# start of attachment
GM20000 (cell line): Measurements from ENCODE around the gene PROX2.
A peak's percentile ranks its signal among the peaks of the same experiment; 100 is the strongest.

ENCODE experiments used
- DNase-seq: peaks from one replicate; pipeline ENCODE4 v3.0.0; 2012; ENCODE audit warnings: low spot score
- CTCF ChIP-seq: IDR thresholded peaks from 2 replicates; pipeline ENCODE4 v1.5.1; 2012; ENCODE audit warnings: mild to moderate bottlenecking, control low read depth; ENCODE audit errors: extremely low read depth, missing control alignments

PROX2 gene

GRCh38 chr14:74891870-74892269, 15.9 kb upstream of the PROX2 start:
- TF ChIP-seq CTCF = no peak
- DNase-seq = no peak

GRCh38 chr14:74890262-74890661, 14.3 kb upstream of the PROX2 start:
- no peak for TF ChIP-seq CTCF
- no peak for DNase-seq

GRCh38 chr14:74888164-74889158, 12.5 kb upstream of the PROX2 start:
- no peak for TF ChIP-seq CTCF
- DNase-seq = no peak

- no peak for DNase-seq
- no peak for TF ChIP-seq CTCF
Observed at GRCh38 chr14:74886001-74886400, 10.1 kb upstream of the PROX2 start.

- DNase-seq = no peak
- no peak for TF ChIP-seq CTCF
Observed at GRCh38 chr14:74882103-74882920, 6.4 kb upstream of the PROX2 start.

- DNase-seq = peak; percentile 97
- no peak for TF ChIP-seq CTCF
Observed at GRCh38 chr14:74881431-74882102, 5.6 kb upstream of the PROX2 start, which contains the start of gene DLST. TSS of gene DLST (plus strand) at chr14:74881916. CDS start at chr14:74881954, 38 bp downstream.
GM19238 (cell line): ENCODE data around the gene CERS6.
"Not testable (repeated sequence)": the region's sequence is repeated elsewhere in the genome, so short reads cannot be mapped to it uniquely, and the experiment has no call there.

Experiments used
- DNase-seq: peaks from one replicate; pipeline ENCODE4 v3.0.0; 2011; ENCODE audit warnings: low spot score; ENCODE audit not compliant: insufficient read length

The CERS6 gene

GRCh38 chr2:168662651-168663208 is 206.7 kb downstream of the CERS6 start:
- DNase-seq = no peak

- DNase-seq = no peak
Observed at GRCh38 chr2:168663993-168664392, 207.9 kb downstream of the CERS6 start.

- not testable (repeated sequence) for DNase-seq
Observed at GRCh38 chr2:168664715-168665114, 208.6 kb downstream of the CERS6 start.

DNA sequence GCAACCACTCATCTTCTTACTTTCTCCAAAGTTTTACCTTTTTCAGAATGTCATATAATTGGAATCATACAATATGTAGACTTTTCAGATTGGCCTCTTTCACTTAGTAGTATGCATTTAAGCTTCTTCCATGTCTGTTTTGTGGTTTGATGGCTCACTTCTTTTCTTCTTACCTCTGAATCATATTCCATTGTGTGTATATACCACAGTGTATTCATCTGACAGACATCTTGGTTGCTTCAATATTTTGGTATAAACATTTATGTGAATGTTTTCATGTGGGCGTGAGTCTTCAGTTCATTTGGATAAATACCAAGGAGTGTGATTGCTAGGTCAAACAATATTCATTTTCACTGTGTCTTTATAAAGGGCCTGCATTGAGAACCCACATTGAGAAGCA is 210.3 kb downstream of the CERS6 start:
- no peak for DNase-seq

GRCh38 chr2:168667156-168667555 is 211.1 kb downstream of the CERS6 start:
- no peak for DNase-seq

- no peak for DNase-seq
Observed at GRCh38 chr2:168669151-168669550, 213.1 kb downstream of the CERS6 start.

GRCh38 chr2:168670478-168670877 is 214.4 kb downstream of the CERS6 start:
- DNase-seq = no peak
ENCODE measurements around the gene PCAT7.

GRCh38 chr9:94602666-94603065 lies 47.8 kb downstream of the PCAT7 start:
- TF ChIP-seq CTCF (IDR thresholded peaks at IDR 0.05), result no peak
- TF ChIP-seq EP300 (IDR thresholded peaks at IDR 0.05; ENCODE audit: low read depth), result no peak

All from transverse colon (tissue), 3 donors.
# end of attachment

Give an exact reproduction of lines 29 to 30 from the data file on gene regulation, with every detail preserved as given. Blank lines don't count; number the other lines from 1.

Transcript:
The CERS6 gene

GRCh38 chr2:168662651-168663208 is 206.7 kb downstream of the CERS6 start: